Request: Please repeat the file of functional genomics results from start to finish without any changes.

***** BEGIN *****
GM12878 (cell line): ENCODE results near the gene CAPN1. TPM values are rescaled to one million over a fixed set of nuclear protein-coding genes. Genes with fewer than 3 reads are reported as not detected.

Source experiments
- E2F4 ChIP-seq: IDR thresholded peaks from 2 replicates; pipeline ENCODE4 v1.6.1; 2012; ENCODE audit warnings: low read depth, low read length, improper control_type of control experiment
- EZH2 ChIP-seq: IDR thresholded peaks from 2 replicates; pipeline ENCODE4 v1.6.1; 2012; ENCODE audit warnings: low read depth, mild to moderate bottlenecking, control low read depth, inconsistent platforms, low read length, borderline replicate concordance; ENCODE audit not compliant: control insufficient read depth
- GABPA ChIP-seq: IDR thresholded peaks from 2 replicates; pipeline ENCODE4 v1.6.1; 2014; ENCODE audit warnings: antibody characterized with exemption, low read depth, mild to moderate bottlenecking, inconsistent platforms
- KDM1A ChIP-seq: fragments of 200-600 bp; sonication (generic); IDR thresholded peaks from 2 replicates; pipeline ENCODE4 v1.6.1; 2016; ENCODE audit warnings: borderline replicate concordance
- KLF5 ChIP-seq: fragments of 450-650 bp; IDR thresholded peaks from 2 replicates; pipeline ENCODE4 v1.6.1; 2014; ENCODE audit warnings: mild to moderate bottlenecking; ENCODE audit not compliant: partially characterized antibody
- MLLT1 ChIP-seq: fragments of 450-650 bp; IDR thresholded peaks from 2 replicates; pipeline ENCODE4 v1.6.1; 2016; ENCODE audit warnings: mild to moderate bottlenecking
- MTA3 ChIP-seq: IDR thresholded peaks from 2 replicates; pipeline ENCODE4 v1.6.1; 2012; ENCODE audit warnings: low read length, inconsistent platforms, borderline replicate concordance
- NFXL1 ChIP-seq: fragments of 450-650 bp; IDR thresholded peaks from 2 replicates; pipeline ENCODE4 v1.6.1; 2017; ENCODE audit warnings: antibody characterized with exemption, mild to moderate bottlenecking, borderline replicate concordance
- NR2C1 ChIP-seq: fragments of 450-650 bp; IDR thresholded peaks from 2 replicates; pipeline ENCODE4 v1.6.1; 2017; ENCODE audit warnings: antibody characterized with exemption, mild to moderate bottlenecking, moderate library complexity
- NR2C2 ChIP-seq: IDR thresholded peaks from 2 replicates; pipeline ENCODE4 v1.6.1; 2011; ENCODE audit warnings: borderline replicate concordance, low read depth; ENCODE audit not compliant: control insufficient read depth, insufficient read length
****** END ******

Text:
GM12878 (cell line): ENCODE results near the gene CAPN1. TPM values are rescaled to one million over a fixed set of nuclear protein-coding genes. Genes with fewer than 3 reads are reported as not detected.

Source experiments
- E2F4 ChIP-seq: IDR thresholded peaks from 2 replicates; pipeline ENCODE4 v1.6.1; 2012; ENCODE audit warnings: low read depth, low read length, improper control_type of control experiment
- EZH2 ChIP-seq: IDR thresholded peaks from 2 replicates; pipeline ENCODE4 v1.6.1; 2012; ENCODE audit warnings: low read depth, mild to moderate bottlenecking, control low read depth, inconsistent platforms, low read length, borderline replicate concordance; ENCODE audit not compliant: control insufficient read depth
- GABPA ChIP-seq: IDR thresholded peaks from 2 replicates; pipeline ENCODE4 v1.6.1; 2014; ENCODE audit warnings: antibody characterized with exemption, low read depth, mild to moderate bottlenecking, inconsistent platforms
- KDM1A ChIP-seq: fragments of 200-600 bp; sonication (generic); IDR thresholded peaks from 2 replicates; pipeline ENCODE4 v1.6.1; 2016; ENCODE audit warnings: borderline replicate concordance
- KLF5 ChIP-seq: fragments of 450-650 bp; IDR thresholded peaks from 2 replicates; pipeline ENCODE4 v1.6.1; 2014; ENCODE audit warnings: mild to moderate bottlenecking; ENCODE audit not compliant: partially characterized antibody
- MLLT1 ChIP-seq: fragments of 450-650 bp; IDR thresholded peaks from 2 replicates; pipeline ENCODE4 v1.6.1; 2016; ENCODE audit warnings: mild to moderate bottlenecking
- MTA3 ChIP-seq: IDR thresholded peaks from 2 replicates; pipeline ENCODE4 v1.6.1; 2012; ENCODE audit warnings: low read length, inconsistent platforms, borderline replicate concordance
- NFXL1 ChIP-seq: fragments of 450-650 bp; IDR thresholded peaks from 2 replicates; pipeline ENCODE4 v1.6.1; 2017; ENCODE audit warnings: antibody characterized with exemption, mild to moderate bottlenecking, borderline replicate concordance
- NR2C1 ChIP-seq: fragments of 450-650 bp; IDR thresholded peaks from 2 replicates; pipeline ENCODE4 v1.6.1; 2017; ENCODE audit warnings: antibody characterized with exemption, mild to moderate bottlenecking, moderate library complexity
- NR2C2 ChIP-seq: IDR thresholded peaks from 2 replicates; pipeline ENCODE4 v1.6.1; 2011; ENCODE audit warnings: borderline replicate concordance, low read depth; ENCODE audit not compliant: control insufficient read depth, insufficient read length